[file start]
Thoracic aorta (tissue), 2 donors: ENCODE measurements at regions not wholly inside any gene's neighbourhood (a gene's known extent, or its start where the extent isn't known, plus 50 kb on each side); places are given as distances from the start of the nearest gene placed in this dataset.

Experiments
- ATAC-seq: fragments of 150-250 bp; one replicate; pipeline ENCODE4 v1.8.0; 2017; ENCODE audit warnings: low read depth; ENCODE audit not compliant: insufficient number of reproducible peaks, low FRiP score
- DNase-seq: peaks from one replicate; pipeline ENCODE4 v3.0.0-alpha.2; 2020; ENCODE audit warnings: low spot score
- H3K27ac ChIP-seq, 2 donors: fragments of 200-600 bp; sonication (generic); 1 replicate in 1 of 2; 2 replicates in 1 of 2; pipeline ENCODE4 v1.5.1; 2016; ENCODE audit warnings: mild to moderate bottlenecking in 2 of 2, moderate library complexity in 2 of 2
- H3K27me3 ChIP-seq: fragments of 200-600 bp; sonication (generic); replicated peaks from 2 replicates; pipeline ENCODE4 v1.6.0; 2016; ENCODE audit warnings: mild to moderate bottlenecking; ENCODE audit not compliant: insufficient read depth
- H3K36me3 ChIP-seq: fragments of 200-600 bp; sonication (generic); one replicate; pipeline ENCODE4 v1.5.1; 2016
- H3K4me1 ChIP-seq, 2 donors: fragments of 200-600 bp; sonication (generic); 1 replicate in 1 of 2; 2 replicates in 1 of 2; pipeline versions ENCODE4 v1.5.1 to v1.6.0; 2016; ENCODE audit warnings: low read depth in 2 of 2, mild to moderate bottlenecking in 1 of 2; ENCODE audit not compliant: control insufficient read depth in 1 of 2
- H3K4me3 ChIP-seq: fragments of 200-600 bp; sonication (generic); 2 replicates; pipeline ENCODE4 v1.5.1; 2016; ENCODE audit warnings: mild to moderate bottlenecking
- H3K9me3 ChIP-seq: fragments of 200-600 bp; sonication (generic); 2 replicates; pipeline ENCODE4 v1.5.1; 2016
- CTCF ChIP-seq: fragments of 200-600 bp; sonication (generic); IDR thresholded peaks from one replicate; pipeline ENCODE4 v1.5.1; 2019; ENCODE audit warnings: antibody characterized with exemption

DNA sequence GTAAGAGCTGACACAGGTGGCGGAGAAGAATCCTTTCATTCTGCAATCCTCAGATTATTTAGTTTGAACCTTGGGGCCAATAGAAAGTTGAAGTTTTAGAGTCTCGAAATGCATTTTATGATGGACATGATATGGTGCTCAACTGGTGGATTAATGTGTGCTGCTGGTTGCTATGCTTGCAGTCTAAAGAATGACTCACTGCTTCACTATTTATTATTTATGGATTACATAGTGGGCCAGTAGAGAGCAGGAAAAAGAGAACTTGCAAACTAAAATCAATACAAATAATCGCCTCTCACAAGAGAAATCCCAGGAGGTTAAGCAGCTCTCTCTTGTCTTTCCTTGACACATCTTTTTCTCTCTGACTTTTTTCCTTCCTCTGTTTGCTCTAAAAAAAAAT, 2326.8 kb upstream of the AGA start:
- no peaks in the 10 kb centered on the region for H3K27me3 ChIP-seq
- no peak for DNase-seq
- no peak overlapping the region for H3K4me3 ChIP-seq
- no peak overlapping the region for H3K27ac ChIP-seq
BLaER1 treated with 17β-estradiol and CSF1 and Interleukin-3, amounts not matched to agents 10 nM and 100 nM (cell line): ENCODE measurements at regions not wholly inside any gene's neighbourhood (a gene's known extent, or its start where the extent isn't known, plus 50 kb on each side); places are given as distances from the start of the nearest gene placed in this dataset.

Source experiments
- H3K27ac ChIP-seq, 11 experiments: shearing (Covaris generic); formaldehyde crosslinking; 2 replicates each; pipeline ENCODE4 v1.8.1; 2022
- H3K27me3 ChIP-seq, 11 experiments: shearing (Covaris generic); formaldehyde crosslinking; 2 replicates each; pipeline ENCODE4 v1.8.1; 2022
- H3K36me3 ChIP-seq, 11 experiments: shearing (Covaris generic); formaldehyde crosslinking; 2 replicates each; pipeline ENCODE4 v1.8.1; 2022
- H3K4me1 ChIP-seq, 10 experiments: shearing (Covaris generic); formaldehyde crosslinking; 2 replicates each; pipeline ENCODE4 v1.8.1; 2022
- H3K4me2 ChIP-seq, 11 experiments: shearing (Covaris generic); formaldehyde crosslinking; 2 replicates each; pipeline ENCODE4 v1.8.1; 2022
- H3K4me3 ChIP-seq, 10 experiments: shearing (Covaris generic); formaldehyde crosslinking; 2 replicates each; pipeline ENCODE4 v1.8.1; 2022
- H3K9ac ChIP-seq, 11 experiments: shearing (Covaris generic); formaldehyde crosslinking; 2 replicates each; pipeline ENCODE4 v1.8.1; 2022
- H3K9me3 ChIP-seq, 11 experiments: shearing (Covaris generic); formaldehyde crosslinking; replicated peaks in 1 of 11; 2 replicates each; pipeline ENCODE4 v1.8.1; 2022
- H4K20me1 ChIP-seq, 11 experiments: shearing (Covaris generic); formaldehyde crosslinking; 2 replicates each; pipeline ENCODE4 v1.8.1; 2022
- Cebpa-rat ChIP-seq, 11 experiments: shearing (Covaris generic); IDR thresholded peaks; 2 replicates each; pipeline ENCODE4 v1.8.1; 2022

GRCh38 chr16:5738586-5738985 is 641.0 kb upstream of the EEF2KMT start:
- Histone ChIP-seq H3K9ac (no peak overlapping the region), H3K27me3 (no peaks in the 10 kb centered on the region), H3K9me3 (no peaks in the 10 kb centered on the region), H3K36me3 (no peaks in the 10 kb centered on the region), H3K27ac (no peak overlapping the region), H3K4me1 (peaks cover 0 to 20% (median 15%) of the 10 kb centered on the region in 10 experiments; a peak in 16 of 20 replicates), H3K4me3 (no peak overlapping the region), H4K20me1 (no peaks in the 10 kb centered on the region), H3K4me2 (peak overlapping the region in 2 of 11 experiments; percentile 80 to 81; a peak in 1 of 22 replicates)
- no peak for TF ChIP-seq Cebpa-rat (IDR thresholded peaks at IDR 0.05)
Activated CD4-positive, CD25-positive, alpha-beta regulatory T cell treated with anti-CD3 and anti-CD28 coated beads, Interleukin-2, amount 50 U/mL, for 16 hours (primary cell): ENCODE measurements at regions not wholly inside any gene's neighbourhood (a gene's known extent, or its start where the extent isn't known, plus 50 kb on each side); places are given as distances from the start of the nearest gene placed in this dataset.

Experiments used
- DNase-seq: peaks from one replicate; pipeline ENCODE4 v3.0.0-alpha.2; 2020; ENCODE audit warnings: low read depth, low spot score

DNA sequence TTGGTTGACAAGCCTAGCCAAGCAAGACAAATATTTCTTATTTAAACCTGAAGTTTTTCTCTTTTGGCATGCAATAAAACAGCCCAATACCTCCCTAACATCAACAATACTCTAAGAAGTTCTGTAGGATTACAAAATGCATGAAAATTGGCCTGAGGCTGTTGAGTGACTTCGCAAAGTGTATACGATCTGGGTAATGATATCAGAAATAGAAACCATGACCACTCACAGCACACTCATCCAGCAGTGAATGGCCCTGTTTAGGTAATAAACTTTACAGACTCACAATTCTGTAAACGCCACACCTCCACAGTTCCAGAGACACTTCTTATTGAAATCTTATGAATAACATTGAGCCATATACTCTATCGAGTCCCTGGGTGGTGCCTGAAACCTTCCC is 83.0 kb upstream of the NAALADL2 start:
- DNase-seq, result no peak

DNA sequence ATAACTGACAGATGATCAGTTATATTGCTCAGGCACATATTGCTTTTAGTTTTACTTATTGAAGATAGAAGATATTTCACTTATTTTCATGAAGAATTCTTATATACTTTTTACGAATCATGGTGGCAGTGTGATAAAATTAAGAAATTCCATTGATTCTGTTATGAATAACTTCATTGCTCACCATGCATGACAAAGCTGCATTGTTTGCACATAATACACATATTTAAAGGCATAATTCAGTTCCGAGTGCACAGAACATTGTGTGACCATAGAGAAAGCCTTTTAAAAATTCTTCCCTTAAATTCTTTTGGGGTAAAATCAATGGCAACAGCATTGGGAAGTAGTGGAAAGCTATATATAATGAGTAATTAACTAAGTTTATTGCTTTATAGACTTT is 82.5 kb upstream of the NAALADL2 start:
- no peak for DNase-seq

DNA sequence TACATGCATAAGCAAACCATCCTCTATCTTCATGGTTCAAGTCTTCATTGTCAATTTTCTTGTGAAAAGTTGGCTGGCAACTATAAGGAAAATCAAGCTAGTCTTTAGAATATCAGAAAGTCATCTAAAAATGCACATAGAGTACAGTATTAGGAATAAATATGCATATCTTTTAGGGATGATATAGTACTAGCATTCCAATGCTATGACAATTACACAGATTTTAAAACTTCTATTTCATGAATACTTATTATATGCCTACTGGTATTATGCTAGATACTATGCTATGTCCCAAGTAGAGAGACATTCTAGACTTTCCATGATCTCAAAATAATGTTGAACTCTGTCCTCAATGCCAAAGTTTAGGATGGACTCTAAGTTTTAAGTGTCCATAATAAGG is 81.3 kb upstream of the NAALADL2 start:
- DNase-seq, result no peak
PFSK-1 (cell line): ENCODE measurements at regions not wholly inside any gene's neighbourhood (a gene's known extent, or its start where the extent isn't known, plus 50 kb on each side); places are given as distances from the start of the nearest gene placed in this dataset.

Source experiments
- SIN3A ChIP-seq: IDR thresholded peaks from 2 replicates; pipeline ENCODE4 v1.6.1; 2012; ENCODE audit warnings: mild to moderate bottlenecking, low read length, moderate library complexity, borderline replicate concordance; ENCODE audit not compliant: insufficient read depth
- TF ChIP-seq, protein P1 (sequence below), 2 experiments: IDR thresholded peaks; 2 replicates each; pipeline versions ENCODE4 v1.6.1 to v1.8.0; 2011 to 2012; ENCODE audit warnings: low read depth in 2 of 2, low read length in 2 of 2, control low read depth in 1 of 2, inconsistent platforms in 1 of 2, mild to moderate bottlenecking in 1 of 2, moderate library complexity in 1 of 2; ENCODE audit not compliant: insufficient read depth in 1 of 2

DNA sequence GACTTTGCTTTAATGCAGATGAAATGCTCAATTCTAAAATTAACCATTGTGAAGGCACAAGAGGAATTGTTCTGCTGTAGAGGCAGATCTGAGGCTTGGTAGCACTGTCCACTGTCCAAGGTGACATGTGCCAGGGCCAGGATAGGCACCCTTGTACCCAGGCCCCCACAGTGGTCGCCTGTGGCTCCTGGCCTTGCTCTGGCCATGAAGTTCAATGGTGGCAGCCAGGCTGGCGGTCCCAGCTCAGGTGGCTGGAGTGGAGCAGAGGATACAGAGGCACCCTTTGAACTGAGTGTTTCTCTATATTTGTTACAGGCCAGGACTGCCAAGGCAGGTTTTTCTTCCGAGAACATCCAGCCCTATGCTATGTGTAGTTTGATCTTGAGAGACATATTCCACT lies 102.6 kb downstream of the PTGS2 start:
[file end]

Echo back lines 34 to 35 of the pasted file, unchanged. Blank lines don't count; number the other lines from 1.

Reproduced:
- DNase-seq: peaks from one replicate; pipeline ENCODE4 v3.0.0-alpha.2; 2020; ENCODE audit warnings: low read depth, low spot score

DNA sequence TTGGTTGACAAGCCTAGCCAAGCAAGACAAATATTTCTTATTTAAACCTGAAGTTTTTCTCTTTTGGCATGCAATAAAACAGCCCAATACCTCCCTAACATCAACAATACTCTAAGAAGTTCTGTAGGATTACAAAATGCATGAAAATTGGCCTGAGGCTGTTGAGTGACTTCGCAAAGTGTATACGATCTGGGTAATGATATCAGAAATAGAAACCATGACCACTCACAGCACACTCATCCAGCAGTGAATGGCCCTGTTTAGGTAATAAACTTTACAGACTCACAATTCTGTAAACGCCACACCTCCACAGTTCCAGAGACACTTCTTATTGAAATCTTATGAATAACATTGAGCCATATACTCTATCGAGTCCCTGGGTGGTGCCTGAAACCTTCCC is 83.0 kb upstream of the NAALADL2 start: